The QB storyline will consume all the oxygen in Seattle's training camp, but in reality, it's Flynn's job to lose. If the Seahawks were happy with Jackson, they wouldn't have signed Flynn and spent their highest pick on a quarterback in 10 years by taking Wilson. And despite Carroll's infatuation level with Wilson's potential, the smart and resourceful rookie figures to be a Wildcat package option this year, with a better chance of beating out Jackson for the backup job than truly pushing Flynn for the starting gig. Unless he falls on his face(mask) in August, Flynn should be the last man standing under center in Week 1.
Thankfully, training camp starts July 28th for the Seahawks, a week from tomorrow. Soon enough, we'll have a clearer picture of who will end up on the top of the depth chart at QB for Seattle.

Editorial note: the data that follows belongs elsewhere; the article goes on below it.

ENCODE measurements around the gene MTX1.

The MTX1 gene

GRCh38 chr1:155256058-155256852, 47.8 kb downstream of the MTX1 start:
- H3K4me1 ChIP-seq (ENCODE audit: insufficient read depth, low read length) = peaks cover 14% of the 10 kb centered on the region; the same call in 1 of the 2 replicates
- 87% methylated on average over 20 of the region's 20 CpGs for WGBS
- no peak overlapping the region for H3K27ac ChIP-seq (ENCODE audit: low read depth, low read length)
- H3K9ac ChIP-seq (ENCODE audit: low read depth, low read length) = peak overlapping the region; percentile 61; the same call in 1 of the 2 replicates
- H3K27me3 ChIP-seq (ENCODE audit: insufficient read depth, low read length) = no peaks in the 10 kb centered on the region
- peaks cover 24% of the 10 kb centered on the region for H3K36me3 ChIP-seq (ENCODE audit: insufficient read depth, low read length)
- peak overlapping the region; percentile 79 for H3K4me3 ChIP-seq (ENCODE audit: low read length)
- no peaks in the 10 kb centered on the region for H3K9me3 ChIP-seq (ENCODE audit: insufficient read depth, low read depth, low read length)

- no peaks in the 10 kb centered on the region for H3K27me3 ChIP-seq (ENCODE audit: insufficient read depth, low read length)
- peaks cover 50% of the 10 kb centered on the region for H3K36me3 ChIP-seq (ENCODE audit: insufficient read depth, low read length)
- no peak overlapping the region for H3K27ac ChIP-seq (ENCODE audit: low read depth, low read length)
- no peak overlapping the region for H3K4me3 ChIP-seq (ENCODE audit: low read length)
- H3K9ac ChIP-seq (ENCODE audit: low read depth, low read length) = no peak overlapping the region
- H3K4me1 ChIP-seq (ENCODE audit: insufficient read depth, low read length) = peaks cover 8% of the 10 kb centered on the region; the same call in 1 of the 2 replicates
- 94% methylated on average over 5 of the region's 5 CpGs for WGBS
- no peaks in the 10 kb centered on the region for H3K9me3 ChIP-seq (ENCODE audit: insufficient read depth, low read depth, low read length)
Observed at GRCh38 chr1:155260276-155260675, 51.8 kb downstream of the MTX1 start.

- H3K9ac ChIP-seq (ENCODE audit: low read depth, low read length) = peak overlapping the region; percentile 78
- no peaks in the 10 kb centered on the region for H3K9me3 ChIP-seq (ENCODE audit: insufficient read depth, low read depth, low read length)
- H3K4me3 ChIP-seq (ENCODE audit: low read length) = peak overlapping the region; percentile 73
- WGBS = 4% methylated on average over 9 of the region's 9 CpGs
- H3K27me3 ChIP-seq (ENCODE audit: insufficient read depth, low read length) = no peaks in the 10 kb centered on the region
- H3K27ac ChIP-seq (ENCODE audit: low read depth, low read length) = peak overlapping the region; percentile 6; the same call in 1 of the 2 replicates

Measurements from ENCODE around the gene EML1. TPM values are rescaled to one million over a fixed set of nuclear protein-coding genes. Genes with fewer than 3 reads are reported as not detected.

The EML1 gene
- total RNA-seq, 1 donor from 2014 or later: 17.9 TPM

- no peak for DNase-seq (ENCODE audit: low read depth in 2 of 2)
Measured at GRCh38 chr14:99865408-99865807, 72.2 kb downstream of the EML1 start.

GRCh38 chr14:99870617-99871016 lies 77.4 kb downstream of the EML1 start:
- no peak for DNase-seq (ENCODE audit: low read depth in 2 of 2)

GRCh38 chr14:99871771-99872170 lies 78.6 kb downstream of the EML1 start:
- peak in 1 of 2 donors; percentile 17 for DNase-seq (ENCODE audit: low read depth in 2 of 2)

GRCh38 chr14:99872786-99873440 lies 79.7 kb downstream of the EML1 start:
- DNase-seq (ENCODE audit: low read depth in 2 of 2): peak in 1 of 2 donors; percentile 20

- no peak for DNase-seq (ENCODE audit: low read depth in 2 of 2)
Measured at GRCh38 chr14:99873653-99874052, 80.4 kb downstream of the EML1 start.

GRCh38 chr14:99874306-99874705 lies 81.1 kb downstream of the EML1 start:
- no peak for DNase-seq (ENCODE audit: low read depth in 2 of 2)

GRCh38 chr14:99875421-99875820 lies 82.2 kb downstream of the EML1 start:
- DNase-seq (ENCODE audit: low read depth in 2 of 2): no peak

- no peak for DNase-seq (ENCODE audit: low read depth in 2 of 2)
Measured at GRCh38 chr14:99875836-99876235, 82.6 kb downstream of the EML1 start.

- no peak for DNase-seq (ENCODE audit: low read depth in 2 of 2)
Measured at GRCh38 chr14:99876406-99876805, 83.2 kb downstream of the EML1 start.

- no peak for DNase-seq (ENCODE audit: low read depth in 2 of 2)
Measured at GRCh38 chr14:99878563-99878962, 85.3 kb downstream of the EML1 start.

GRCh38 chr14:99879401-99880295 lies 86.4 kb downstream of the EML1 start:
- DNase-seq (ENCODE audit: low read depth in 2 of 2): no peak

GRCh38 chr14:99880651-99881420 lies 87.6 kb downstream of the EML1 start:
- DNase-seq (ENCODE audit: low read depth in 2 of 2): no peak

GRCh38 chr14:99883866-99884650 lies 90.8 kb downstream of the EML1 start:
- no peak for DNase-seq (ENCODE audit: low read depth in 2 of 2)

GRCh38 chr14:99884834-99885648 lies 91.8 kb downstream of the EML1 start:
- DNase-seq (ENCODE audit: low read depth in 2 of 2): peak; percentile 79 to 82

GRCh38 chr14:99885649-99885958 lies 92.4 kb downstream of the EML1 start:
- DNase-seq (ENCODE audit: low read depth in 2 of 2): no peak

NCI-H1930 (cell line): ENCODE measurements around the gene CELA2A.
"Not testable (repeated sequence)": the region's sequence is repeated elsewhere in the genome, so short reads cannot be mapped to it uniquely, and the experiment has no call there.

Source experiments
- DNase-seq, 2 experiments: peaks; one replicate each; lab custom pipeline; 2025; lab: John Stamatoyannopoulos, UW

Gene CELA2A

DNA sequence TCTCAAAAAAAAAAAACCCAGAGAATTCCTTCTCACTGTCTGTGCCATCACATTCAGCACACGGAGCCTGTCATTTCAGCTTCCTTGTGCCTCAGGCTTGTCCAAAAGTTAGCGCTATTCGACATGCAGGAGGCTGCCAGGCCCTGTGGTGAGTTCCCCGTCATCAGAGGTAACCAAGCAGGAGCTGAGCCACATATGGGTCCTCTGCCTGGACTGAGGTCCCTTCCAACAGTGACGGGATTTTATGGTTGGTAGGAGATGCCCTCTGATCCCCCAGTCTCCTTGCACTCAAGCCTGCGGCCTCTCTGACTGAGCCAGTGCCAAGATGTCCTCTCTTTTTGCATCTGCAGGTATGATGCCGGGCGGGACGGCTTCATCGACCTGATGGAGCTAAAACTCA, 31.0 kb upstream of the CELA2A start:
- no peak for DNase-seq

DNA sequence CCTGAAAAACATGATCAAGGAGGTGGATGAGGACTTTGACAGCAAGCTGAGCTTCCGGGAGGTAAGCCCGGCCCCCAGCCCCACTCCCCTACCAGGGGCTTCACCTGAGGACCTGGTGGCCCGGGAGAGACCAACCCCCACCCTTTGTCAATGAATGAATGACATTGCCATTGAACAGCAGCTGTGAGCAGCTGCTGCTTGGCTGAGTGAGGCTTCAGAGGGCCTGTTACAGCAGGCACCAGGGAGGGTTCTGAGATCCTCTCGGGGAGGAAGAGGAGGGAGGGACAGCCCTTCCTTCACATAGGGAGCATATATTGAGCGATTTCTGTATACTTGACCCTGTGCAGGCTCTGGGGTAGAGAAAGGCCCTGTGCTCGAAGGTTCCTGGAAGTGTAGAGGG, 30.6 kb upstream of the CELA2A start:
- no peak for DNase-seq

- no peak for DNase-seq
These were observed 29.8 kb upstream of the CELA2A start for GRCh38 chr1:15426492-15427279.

--- One of the San Francisco 49ers' main goals over the offseason was to add weaponry at receiver. They made several moves, signing steady veteran Mario Manningham and drafting A.J. Jenkinsin the first round. One move though, that has been scoffed at by some, and ignored by others, could actually pay the most dividends for the Niners in 2011 - the signing of free agent Randy Moss.SportsIllustrated's Don Banks recently wrote that the emergence, or not, of Randy Moss will be one of the biggest storylines for San Francisco's upcoming training camp. Per Banks: